Union dues may be withheld if the employee is covered under a collective bargaining agreement. While no employee is legally required to join a union, even if their employer or trade participates, deductions may still be required at a lower, administrative rate. These “agency fees” are withheld if workers get assistance from the negotiated contract in the form of wages and other benefits; they do not have to be a member of the union for this to happen.

In limited cases, an employer may deduct the cost of items that are “primarily for the benefit or convenience of the employer” under federal Wage and Hour law. This can include deductions for uniforms, uniform rental/cleaning, tools, etc. But if the deduction lowers the employee’s pay below federal or state minimum wage, it is not allowed to be made.

Optional deductions

Employers under an Affordable Care Act (ACA) mandate to provide healthcare coverage for staff members may withhold part of the cost of coverage from an employee’s paycheck. Since the ACA individual mandate was repealed, employees are not required to accept healthcare coverage, although employers with 50 or more full-time employees are required to offer it to staff.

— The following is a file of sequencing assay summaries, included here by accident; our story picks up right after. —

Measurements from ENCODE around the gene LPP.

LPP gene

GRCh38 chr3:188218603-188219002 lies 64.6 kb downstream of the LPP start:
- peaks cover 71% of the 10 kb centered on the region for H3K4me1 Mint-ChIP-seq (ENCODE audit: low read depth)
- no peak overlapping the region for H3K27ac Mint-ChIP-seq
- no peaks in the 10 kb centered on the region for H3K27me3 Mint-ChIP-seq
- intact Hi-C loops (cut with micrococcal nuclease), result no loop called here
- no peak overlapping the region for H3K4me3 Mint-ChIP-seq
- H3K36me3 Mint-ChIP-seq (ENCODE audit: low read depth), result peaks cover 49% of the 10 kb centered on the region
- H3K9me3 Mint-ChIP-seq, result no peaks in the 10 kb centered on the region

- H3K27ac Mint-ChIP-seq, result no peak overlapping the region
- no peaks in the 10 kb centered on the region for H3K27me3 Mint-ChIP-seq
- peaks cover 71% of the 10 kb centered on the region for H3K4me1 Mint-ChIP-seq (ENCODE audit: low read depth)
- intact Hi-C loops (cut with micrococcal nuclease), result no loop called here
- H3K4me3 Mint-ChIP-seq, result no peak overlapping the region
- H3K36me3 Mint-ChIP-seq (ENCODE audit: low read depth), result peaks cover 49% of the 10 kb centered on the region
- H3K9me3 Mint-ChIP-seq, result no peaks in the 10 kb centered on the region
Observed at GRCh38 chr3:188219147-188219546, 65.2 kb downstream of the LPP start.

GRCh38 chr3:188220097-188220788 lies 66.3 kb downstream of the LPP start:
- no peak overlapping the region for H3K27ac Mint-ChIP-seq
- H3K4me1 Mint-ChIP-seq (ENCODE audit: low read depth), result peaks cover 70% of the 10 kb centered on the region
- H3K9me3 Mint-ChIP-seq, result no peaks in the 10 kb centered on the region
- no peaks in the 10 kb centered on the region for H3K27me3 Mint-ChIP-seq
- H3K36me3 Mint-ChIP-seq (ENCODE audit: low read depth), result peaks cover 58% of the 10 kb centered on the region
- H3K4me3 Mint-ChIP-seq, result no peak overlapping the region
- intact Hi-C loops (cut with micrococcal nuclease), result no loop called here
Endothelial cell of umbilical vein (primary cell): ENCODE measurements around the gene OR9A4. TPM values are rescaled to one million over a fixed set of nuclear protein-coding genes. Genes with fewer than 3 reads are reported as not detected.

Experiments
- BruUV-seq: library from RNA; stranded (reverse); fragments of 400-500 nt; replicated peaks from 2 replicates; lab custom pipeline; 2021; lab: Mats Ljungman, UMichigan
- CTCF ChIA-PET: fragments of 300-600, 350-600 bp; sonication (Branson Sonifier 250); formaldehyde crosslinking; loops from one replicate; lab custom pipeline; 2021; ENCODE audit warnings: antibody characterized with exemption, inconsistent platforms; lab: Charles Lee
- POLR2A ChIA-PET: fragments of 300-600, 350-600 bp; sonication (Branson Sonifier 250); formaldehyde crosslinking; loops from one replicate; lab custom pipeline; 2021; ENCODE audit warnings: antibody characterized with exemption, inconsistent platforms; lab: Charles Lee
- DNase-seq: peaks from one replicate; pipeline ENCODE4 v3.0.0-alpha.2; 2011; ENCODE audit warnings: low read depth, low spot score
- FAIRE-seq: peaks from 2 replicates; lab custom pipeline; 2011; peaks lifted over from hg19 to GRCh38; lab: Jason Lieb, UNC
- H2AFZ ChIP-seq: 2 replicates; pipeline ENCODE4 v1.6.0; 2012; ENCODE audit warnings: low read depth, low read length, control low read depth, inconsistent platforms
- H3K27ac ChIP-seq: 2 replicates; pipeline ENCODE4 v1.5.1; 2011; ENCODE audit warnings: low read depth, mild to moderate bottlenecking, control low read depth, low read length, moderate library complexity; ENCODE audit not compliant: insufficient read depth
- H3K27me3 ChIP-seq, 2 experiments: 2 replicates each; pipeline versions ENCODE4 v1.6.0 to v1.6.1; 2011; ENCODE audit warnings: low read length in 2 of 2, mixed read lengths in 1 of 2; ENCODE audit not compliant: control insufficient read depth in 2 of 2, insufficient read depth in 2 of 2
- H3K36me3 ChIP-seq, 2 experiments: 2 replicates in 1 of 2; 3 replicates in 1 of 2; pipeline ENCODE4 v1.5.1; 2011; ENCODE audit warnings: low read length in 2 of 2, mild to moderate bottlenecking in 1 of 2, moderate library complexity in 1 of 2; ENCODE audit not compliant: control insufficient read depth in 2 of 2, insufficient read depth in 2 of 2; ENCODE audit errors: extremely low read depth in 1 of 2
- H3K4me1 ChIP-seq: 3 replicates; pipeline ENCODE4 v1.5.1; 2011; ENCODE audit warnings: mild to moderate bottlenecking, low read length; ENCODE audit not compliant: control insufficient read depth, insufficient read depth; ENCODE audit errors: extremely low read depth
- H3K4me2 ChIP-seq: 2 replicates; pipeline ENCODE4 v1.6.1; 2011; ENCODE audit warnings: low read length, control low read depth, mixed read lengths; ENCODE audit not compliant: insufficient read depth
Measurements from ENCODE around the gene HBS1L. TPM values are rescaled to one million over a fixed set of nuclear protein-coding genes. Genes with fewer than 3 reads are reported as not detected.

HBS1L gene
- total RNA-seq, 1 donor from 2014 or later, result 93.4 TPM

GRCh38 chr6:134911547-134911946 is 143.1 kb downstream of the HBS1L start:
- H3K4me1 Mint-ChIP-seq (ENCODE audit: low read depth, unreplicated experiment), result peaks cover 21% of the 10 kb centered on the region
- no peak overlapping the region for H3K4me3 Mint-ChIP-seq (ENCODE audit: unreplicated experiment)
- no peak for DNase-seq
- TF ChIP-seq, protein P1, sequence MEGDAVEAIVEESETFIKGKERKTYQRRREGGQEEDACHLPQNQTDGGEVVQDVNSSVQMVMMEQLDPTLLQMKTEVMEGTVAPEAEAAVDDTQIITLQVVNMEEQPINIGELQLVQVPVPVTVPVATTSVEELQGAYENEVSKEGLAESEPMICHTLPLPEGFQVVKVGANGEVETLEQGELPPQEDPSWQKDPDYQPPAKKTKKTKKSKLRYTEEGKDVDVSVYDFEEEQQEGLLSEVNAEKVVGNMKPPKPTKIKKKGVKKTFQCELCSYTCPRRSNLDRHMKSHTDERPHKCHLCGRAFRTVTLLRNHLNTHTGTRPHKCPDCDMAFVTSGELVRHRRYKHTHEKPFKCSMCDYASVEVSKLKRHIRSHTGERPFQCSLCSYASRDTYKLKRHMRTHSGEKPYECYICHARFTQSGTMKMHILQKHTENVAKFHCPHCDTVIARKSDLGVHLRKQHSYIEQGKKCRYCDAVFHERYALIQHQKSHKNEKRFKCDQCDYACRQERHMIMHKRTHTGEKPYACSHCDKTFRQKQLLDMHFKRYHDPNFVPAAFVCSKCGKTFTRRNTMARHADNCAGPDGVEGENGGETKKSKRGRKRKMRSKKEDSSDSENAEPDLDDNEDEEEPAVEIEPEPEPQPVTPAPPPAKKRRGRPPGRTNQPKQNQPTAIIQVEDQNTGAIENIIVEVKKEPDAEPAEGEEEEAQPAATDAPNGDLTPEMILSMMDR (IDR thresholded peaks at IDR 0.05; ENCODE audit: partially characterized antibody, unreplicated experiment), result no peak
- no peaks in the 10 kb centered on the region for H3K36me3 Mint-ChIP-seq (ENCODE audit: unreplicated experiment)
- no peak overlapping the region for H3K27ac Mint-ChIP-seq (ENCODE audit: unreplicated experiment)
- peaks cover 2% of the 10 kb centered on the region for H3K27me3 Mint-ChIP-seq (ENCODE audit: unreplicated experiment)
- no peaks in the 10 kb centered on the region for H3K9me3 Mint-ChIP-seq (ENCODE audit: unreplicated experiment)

Flexible spending accounts are another deduction employees may opt to take from their pay before they cash their check. These can fund caregiver savings or medical accounts, providing staff members with pre-tax savings to cover specific expenses they incur during the year.

Retirement savings accounts and pension plans are popular deductions that impact net pay. Savings plan contributions may be deducted from pay on a pre-tax basis for employees to use when they hit retirement age. Some early withdrawals are also allowed, such as for purchasing a first home.